Medical Malpractice and Delayed C-Section By Sean Burke on August 01, 2019

Baby in a delivery roomWhen doctors make mistakes, people’s lives hang in the balance. When those mistakes affect pregnant women and unborn children, the dangers cannot be understated. That’s why the Irvine, CA medical malpractice attorneys at the Law Offices of Sean M. Burke take birth injury litigation so seriously.

In many birth injury cases, a cesarean delivery (C-section) could have resolved matters and led to the healthy birth of a child. Let’s take a moment to consider the hazards of delayed C-sections and why this procedure matters.

The Importance of C-Sections

Problems with labor must be resolved as soon as possible in order to prevent lasting injuries to the child as well as harm to the mother. Performing a C-section makes this possible. In fact, a C-section may mean the difference between life and death.

The Centers for Disease Control and Prevention (CDC) estimates that 1.2 million births in 2017 (32 percent) were via C-section, meaning it’s quite common and its use should not be delayed when the situation calls for it.

Why a C-Section May Be Necessary

Some instances in which a C-section may be deemed necessary include:

  • Difficult Birth/Delivery - If a woman has spent hours and hours in labor and has made no progress, a C-section is recommended to prevent injuries to the mother and the child.
  • Fetal Distress - Fetal distress means that the baby’s heart rate drops during delivery. A C-section allows the baby to be treated as soon as possible.
  • Uterine Rupture - In some childbirths, a woman’s uterus may tear. When this happens, performing a C-section allows the the baby to be born without doing further damage to a mother’s uterus, and for the rupture to be treated as soon as possible.
  • Placenta Previa - Placenta previa refers to instances in which the placenta is low in the uterus and blocks a baby’s path through the birth canal. A C-section allows for a safe birth despite the obstructed cervix.
  • Umbilical Cord Prolapse - When the umbilical cord leaves the birth canal before the baby, it can cause oxygen deprivation and other issues. A C-section allows the baby to breathe independently as soon as possible.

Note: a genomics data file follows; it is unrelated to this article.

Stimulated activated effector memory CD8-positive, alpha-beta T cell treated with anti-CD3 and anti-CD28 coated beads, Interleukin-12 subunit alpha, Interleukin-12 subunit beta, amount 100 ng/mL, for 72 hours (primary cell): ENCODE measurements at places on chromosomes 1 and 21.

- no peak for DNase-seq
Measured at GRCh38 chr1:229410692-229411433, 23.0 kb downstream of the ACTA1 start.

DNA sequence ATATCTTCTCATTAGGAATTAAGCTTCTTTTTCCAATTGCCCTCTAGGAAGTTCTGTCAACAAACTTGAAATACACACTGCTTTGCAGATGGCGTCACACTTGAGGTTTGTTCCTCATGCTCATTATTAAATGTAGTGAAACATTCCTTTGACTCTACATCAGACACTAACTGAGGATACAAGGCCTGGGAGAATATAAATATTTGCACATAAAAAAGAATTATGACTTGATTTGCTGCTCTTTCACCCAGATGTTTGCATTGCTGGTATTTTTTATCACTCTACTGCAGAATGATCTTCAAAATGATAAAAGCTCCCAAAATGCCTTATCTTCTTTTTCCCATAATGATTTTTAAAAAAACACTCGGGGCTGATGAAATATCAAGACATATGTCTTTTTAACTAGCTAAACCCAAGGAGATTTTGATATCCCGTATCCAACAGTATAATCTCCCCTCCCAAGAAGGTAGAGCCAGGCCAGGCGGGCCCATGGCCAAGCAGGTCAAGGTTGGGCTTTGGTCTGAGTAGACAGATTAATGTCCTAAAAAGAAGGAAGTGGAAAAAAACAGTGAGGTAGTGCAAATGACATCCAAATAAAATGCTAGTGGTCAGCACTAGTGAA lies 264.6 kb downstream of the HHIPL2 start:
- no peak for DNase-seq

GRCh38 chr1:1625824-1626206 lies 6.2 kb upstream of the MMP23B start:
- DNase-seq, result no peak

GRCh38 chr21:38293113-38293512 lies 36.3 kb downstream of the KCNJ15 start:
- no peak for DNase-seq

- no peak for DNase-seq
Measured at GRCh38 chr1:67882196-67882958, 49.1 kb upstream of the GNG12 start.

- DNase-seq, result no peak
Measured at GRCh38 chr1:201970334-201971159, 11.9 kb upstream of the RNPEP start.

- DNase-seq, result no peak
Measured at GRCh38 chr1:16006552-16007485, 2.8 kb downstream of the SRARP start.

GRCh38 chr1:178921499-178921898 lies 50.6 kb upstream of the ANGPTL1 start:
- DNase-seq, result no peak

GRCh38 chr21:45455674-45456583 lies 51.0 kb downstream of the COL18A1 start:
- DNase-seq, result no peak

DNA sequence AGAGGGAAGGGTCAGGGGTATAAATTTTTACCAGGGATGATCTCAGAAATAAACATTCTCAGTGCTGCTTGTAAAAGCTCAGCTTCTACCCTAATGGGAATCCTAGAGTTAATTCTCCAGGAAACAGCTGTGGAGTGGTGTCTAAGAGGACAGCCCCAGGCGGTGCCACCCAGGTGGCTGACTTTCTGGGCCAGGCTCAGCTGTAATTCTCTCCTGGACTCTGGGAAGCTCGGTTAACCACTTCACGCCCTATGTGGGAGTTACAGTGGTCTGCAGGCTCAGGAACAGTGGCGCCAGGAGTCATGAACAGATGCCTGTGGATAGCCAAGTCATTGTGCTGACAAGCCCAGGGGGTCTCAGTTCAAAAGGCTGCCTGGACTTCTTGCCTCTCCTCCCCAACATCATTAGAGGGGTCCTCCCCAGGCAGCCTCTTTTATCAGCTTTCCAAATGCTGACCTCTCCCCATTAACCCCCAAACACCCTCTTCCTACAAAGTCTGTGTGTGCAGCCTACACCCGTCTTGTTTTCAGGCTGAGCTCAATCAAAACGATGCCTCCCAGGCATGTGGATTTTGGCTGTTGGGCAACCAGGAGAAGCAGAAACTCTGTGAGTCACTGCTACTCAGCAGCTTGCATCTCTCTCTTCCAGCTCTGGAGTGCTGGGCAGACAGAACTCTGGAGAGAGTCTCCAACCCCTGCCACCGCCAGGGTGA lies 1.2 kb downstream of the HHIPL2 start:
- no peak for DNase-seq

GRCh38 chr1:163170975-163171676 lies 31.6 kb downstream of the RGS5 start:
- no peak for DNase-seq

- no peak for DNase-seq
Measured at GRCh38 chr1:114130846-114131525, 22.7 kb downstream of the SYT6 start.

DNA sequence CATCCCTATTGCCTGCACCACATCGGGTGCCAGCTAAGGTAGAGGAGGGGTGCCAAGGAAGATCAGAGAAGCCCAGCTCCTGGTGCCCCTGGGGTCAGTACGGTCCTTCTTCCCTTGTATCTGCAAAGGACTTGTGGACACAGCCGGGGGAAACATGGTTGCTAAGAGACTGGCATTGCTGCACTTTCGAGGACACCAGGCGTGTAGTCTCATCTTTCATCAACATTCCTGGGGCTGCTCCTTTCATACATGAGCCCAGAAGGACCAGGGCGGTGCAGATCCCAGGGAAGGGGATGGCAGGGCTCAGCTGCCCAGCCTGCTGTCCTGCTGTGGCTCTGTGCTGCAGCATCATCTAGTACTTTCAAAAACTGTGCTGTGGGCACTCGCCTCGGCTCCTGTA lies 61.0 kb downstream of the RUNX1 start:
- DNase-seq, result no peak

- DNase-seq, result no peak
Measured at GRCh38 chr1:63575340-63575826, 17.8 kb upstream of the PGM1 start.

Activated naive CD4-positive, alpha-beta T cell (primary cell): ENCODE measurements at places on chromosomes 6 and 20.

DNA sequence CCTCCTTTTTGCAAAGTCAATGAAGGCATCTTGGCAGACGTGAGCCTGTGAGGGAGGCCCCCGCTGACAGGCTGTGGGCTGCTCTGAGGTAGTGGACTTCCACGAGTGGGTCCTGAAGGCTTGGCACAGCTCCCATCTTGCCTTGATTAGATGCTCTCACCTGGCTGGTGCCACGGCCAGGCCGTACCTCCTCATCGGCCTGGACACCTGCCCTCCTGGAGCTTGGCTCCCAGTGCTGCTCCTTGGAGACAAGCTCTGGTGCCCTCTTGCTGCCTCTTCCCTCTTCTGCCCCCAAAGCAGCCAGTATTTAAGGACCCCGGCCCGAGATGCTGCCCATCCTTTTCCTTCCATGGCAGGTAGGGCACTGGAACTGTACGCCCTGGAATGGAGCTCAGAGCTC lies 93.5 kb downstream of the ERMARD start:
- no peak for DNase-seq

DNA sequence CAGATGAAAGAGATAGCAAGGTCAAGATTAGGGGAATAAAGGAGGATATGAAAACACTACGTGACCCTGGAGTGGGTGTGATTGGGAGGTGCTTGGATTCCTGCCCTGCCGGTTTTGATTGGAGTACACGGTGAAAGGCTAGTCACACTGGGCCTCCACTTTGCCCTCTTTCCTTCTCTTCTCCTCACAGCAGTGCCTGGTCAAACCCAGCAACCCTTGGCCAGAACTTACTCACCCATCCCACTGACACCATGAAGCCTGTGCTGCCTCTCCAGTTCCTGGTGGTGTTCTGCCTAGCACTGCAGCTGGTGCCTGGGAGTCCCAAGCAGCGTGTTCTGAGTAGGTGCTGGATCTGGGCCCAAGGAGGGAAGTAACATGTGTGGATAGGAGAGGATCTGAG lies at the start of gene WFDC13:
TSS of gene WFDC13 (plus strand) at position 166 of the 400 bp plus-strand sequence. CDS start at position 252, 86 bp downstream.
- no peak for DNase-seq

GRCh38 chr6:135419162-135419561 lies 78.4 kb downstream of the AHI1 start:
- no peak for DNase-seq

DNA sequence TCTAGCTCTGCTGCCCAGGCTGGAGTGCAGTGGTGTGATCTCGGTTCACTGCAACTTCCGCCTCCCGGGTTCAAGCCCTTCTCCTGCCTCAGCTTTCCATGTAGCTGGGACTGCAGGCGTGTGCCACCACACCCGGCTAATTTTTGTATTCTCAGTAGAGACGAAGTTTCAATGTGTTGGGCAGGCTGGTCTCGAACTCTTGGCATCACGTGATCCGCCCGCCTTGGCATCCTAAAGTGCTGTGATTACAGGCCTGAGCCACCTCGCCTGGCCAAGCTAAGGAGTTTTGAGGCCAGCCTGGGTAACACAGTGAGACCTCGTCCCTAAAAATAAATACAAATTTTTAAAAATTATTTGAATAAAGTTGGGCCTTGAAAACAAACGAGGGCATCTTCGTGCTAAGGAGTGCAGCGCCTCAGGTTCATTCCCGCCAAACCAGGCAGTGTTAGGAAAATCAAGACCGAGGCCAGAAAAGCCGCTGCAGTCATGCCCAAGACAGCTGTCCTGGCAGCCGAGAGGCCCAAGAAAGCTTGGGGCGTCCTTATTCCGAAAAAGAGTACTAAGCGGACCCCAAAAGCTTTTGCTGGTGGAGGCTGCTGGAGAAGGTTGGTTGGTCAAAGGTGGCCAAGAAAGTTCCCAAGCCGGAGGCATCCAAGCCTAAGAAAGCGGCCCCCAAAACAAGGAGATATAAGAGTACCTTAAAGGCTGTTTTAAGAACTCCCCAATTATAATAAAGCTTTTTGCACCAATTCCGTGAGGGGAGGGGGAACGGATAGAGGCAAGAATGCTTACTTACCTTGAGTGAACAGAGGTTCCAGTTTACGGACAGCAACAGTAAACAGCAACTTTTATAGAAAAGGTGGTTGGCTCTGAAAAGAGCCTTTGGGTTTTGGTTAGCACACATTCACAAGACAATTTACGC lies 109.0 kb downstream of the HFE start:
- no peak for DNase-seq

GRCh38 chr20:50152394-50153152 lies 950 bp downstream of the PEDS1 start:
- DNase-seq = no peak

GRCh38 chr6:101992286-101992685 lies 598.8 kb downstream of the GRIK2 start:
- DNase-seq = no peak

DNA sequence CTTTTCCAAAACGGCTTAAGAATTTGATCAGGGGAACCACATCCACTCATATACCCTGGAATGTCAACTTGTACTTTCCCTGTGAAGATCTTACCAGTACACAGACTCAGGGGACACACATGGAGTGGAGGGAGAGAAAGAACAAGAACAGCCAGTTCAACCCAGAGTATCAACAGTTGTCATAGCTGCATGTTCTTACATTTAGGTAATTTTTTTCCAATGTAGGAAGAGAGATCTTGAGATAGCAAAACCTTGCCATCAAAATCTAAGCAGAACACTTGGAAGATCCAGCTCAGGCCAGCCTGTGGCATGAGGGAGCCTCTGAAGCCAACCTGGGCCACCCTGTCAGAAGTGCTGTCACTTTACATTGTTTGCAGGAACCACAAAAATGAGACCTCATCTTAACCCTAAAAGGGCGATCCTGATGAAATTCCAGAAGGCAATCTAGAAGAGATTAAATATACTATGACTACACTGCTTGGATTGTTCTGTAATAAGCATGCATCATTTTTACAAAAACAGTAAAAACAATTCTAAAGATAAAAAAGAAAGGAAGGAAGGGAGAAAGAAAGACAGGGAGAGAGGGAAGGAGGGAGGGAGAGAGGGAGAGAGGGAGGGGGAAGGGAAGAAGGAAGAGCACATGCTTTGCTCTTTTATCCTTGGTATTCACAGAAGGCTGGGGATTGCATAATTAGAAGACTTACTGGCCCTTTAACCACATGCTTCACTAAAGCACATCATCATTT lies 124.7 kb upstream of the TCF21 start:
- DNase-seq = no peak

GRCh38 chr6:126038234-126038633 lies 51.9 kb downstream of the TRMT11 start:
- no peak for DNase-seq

If a C-section is not performed in these or other instances, it’s important to speak with our Irvine attorneys about your case.

How Long Does a C-Section Take to Perform?

On average, a C-section takes no longer than 30 minutes to perform. This gives you an idea of how quickly these emergency procedures can be completed. Making smart and fast decisions in a delivery room can avoid a number of long-term health repercussions.

The Dangers of a Delayed C-Section

If a C-section is delayed or if a delivery room team takes too long to perform the procedure, it can result in serious harm to the mother and child. A baby may be deprived of oxygen, resulting in brain injuries that will affect their growth and development. For mothers, delayed C-sections could mean excessive blood loss and serious damage to the uterus or pelvis.

When medical teams make mistakes, patients should not have to shoulder the cost of their errors. Our law firm can help hold negligent doctors and accountable for birth injuries and mistakes during delivery.

Contact Burke Law

If you live in the Irvine area and would like more information about your legal options following a medical mistake, be sure to contact our team if injury, accident, and negligence attorneys. You can reach Burke Law by phone at (949) 438-4416.

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